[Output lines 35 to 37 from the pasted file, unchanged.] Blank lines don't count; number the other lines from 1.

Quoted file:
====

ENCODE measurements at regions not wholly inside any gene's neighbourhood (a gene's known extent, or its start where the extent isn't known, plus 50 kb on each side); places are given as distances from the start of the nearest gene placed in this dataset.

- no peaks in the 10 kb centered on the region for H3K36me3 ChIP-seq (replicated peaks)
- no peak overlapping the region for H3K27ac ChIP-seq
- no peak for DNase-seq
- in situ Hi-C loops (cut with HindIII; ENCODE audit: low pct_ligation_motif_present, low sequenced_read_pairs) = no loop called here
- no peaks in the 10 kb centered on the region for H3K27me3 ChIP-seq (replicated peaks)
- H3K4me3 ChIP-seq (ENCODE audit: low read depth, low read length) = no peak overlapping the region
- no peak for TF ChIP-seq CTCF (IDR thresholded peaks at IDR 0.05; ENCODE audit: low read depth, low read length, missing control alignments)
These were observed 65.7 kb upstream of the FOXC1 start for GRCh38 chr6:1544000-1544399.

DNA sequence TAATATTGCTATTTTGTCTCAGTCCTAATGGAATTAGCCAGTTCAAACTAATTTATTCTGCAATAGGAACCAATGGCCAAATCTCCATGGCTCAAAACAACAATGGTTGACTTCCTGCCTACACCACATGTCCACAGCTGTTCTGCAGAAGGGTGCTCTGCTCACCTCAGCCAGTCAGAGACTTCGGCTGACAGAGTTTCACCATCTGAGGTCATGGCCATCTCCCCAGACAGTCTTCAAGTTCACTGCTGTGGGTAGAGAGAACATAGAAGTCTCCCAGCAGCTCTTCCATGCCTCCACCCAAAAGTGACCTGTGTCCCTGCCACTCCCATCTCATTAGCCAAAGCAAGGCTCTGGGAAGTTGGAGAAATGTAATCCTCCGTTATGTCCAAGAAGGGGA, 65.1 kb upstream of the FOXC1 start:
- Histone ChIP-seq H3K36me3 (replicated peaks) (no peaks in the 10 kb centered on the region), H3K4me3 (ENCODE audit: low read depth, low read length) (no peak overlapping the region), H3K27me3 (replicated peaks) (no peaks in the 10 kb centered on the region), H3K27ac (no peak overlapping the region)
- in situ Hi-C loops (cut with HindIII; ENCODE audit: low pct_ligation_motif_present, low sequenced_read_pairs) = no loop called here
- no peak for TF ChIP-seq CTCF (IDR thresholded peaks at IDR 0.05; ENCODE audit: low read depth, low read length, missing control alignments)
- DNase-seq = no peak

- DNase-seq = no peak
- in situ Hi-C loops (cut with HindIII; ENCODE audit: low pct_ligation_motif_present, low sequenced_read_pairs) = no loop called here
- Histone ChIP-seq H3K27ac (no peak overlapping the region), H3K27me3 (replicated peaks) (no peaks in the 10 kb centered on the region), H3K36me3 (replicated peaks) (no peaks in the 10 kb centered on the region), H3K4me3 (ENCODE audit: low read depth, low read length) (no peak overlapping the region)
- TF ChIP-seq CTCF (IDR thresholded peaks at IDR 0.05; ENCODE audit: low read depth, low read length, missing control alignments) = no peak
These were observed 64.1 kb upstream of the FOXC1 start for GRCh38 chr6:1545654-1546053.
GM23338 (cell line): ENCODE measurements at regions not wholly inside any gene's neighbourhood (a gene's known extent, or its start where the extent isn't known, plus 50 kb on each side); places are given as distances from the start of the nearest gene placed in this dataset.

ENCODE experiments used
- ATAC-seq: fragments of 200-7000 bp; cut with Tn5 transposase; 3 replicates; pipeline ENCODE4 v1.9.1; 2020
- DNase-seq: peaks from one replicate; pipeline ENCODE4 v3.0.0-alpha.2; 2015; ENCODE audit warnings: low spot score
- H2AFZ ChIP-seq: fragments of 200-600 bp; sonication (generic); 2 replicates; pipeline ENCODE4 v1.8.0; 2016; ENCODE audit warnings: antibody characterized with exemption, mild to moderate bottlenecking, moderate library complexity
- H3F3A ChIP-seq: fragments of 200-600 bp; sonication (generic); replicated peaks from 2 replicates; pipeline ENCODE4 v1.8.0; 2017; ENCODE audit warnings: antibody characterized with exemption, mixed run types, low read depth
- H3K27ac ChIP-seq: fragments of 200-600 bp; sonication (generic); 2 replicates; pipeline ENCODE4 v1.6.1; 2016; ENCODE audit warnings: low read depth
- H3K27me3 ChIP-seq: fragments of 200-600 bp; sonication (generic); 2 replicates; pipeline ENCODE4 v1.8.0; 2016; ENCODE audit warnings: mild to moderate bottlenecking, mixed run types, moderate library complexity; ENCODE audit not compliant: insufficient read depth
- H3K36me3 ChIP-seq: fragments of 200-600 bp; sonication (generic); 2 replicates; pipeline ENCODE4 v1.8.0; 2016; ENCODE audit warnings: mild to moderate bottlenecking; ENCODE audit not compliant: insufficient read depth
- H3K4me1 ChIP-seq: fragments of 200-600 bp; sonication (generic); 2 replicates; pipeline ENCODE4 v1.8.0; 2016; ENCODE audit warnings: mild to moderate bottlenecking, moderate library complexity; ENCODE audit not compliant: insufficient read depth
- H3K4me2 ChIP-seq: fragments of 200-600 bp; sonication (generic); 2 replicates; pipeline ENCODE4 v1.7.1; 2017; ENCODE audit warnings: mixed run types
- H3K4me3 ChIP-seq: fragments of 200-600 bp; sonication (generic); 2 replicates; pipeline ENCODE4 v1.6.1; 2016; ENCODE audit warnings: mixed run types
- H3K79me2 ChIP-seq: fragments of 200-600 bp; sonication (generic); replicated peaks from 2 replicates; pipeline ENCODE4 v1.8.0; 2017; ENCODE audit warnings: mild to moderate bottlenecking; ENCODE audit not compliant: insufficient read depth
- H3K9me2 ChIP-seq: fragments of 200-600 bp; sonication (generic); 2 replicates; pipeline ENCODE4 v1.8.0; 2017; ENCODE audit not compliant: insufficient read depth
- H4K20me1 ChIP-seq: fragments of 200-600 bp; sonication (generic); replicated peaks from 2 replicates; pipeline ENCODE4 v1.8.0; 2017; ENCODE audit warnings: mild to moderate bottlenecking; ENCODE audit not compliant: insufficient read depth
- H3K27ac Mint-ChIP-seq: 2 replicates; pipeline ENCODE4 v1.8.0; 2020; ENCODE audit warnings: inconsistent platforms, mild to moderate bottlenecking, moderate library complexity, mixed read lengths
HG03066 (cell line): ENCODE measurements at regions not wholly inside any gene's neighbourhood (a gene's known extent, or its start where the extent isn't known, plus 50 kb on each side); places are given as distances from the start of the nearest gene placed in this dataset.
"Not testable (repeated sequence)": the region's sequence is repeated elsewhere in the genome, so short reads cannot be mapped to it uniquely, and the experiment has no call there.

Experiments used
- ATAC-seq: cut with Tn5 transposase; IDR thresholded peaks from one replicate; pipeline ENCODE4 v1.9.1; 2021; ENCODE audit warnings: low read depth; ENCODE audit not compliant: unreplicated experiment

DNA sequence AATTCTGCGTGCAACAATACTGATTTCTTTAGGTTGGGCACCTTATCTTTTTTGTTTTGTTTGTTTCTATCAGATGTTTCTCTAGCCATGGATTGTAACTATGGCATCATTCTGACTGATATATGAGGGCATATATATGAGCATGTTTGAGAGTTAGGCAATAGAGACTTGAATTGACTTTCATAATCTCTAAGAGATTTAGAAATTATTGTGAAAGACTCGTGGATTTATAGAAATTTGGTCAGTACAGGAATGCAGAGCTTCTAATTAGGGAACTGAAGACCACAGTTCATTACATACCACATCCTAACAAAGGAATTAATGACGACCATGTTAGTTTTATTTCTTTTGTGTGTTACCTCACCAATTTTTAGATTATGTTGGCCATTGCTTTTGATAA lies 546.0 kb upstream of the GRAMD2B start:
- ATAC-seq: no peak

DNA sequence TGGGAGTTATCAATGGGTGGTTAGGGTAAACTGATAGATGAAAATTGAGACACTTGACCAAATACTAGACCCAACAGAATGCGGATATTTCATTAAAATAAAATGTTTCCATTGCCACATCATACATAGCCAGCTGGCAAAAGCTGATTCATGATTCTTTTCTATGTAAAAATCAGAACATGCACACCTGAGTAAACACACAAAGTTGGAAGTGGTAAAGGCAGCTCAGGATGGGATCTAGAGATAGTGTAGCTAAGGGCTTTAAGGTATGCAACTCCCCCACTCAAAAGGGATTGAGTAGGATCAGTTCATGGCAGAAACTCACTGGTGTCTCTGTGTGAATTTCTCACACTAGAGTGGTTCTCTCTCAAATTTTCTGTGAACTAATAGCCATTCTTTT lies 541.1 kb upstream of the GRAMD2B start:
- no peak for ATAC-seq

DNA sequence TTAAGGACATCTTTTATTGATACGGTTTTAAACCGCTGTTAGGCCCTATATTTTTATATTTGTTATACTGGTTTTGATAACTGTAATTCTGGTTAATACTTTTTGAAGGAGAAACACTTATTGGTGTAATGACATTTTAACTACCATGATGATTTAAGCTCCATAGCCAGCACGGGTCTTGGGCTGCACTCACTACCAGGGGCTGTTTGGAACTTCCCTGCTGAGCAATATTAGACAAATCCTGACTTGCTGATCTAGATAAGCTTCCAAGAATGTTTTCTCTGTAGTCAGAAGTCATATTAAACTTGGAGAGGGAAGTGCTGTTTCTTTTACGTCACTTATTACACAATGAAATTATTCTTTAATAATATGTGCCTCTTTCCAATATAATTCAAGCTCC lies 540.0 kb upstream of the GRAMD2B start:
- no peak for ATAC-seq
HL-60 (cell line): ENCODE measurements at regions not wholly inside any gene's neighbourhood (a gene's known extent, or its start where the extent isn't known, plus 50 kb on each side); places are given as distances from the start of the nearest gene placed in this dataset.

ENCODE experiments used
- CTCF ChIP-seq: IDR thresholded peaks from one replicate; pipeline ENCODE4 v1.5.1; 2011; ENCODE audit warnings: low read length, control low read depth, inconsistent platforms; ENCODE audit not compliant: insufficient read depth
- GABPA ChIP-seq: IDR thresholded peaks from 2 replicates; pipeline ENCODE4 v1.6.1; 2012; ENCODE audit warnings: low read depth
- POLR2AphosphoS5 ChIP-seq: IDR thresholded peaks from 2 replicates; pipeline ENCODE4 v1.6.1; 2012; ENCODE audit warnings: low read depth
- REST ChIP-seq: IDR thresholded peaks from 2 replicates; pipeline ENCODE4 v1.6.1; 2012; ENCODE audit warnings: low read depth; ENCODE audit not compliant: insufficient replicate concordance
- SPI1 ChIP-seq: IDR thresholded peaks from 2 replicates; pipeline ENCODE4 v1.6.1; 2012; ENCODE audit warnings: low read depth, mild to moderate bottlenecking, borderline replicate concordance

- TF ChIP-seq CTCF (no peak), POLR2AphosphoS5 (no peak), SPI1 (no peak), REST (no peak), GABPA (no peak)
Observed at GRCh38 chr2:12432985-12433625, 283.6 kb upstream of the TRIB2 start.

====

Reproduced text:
- H3K27ac Mint-ChIP-seq: 2 replicates; pipeline ENCODE4 v1.8.0; 2020; ENCODE audit warnings: inconsistent platforms, mild to moderate bottlenecking, moderate library complexity, mixed read lengths
HG03066 (cell line): ENCODE measurements at regions not wholly inside any gene's neighbourhood (a gene's known extent, or its start where the extent isn't known, plus 50 kb on each side); places are given as distances from the start of the nearest gene placed in this dataset.
"Not testable (repeated sequence)": the region's sequence is repeated elsewhere in the genome, so short reads cannot be mapped to it uniquely, and the experiment has no call there.